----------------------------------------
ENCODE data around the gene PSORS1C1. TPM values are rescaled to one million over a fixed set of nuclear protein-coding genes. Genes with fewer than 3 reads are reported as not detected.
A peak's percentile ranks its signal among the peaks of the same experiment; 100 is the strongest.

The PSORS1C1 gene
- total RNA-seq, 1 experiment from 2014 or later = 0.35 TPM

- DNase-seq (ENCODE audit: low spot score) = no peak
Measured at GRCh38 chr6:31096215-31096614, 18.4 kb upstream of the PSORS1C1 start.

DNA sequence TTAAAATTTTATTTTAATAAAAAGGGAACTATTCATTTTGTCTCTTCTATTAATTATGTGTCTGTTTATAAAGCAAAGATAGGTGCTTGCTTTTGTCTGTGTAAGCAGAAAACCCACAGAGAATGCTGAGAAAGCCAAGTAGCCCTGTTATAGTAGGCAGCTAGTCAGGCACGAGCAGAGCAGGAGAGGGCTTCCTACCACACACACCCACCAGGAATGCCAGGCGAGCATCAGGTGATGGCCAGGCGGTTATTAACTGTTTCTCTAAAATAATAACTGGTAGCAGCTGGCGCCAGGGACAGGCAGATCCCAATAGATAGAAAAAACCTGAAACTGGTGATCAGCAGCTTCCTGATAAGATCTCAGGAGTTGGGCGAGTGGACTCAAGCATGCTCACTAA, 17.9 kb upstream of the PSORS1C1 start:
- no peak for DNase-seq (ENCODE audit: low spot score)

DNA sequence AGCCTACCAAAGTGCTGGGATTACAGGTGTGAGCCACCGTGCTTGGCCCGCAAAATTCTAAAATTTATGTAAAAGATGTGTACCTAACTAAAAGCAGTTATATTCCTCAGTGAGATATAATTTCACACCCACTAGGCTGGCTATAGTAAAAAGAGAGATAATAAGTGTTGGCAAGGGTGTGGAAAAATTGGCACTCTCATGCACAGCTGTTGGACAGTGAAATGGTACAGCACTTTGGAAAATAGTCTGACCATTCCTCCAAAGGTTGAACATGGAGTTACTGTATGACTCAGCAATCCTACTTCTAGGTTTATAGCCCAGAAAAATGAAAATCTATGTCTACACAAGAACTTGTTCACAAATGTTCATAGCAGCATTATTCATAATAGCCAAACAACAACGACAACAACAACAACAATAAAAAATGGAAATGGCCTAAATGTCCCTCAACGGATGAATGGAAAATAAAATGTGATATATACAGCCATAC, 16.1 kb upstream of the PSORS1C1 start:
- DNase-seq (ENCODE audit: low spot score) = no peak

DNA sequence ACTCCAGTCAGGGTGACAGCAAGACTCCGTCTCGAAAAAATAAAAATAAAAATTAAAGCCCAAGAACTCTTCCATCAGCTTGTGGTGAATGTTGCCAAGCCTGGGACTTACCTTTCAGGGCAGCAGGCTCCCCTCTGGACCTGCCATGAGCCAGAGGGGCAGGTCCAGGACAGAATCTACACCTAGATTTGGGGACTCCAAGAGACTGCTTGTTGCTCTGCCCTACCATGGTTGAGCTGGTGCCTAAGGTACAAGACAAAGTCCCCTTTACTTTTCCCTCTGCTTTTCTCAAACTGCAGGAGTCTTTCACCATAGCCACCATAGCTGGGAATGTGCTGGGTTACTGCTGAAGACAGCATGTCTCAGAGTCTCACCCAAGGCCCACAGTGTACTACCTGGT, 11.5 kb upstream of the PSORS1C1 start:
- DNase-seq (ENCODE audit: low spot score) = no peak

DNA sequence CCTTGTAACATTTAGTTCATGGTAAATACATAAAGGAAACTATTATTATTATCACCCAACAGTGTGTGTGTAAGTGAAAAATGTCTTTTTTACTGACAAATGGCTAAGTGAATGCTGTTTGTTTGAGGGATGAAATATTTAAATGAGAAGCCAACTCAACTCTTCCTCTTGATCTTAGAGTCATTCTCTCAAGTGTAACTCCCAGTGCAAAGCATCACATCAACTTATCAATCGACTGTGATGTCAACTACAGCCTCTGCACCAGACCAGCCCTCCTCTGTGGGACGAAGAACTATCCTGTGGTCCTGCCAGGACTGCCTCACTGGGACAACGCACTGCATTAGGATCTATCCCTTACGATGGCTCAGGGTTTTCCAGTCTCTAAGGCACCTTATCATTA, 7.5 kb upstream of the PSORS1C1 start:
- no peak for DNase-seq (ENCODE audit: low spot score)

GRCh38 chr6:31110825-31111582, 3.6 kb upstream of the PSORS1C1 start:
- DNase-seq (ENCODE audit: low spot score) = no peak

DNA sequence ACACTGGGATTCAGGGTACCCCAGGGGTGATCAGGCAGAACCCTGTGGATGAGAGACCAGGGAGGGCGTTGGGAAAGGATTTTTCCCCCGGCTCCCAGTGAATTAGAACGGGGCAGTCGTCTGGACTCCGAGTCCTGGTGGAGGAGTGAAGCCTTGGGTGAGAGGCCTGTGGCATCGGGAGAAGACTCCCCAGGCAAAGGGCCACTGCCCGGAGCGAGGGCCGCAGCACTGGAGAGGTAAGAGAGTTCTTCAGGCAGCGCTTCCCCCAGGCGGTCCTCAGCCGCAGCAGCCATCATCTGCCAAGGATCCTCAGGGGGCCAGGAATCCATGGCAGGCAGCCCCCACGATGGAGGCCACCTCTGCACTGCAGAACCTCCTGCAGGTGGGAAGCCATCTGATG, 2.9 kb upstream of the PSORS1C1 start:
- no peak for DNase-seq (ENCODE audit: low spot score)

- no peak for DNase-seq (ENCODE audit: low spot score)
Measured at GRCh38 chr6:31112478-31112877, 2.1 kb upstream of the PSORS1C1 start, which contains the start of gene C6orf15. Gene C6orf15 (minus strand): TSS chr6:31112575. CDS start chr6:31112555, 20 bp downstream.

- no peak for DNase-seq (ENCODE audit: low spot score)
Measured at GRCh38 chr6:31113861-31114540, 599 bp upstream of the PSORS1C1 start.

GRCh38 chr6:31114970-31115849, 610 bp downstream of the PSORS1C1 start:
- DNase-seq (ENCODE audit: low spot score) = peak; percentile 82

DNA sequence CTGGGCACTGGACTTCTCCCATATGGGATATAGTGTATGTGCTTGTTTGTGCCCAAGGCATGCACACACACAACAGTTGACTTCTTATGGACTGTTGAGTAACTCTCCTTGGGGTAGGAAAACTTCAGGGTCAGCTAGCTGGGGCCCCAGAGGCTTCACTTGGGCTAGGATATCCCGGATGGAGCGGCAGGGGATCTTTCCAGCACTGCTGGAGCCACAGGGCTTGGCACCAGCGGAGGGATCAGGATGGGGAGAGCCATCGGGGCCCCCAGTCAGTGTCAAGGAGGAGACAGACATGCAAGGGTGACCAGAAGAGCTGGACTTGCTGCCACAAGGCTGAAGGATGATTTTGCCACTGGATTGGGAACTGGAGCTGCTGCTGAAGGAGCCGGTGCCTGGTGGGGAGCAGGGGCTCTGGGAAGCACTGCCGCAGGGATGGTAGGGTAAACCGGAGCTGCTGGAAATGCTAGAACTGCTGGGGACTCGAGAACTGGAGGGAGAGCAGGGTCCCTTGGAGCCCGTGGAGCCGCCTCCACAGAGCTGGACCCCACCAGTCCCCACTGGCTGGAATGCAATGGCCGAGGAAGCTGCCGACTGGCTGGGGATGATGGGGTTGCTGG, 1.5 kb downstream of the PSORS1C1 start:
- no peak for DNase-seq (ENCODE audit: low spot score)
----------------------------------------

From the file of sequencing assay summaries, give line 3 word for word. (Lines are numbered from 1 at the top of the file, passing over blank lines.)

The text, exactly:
The PSORS1C1 gene